This just in from perennial bully and Beholdmyswarthyface-heckler Ian Hogarth:
Yo, fag, before you start writing another letter to your mommy, check out this interview with misanthropist-philosopher Slavoj Žižek, in which he discusses his 2008 book Violence: Big Ideas, Small Books. The book has greatly influenced my own theory and practice of violence.
Though I used the word “interview,” in reality it’s more of a one-man performance, as the interviewer is conspicuously absent. In fact, it’s entirely possible that there was no interviewer at all, and that like you Žižek invents people to talk to. At any rate, the parts of his performance I find particularly useful are:
1. His division of violence into two groups, subjective and objective. Subjective violence is violence which is experienced personally and directly (i.e., our traditional notion of violence), while objective violence, often invisible, is systemic and symbolic, and is the more powerful and dangerous of the two. Thus, according to Žižek violence is not only that which disrupts an existing order but also that which maintains it.
2. His claim that violence is a form of phatic communication. This struck a particular cord with me, as I’ve always had trouble communicating phatically with people in non-violent ways.
3. His explanation of divine and mythic violence, as exemplified by Gandhi, M.L. King and Heidegger. See, it’s not only bullies like me who employ violence!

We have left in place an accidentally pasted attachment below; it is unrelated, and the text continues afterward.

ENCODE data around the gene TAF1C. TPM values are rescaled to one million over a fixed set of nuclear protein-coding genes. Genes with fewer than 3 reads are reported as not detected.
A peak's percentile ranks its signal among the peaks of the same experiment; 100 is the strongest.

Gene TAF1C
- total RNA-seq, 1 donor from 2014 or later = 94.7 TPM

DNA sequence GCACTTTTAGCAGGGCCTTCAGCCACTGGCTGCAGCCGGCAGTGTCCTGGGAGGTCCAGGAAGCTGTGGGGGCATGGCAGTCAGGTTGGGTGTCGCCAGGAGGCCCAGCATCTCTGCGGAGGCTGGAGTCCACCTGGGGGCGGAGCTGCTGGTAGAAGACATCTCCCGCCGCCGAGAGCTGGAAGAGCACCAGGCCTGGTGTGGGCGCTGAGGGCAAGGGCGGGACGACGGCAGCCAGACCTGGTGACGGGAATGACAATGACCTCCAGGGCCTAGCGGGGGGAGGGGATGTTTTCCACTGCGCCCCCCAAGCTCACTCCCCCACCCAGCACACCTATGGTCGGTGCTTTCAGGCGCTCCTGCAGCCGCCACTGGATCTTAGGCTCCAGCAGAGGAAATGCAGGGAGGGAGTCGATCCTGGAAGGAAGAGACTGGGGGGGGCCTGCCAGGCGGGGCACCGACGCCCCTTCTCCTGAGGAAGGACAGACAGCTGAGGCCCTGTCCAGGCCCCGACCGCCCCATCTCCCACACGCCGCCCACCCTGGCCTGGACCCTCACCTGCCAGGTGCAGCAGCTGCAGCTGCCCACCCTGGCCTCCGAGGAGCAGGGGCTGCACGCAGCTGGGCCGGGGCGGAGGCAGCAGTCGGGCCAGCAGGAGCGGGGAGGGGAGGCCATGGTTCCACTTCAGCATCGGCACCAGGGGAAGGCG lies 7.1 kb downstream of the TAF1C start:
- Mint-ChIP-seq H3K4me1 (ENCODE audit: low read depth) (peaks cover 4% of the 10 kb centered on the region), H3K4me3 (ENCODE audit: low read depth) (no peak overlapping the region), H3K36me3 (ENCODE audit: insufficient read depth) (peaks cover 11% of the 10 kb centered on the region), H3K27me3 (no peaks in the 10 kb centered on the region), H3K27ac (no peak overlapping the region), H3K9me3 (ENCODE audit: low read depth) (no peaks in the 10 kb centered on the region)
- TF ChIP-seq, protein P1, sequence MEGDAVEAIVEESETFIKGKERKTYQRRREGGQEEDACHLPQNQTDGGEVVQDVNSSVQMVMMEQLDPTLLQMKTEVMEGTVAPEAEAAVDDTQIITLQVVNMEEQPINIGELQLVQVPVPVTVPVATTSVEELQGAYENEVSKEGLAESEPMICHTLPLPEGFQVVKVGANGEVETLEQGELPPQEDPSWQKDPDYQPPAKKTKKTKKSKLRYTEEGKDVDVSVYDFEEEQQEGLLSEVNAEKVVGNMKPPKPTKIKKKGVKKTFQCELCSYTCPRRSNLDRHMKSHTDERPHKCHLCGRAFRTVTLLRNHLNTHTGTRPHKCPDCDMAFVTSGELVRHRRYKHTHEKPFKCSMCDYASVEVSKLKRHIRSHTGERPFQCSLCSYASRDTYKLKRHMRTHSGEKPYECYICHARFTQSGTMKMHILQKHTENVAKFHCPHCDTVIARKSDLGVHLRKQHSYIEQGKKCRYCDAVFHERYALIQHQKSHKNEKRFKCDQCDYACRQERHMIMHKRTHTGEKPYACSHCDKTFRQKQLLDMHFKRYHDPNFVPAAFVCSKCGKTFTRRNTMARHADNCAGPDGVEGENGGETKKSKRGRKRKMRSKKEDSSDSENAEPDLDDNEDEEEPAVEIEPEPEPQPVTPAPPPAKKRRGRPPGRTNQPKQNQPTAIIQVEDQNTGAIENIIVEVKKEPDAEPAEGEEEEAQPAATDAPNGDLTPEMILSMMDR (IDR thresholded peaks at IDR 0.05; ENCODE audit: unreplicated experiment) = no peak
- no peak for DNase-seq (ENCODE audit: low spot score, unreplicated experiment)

4. Also, as a paleoconservative, I agree with his claim that a deep intolerance is inherent in the discourses of tolerance and multiculturalism (eg, the ADL).
5. His call for a “parallax view” and for the rehabilitation of a global politics (“large, collective acts”) prompts me to expand my vision of bullying beyond the schoolyard and blogosphere.
6. Finally, in this debate with British sociologist Steven Lukes, Žižek suggests that in our current context political abstinence is a far more potent form of resistance than empty political gestures, or “pseudo-acts,” such as marching in anti-war protests or joining Free Gaza Now communities on Facebook. One might even compare his notion of inaction-as-resistance to that of Ishikawa Jun, who, as you point out in several of your more readable articles, during the war sought refuge in the old hermetic wenren tradition from China.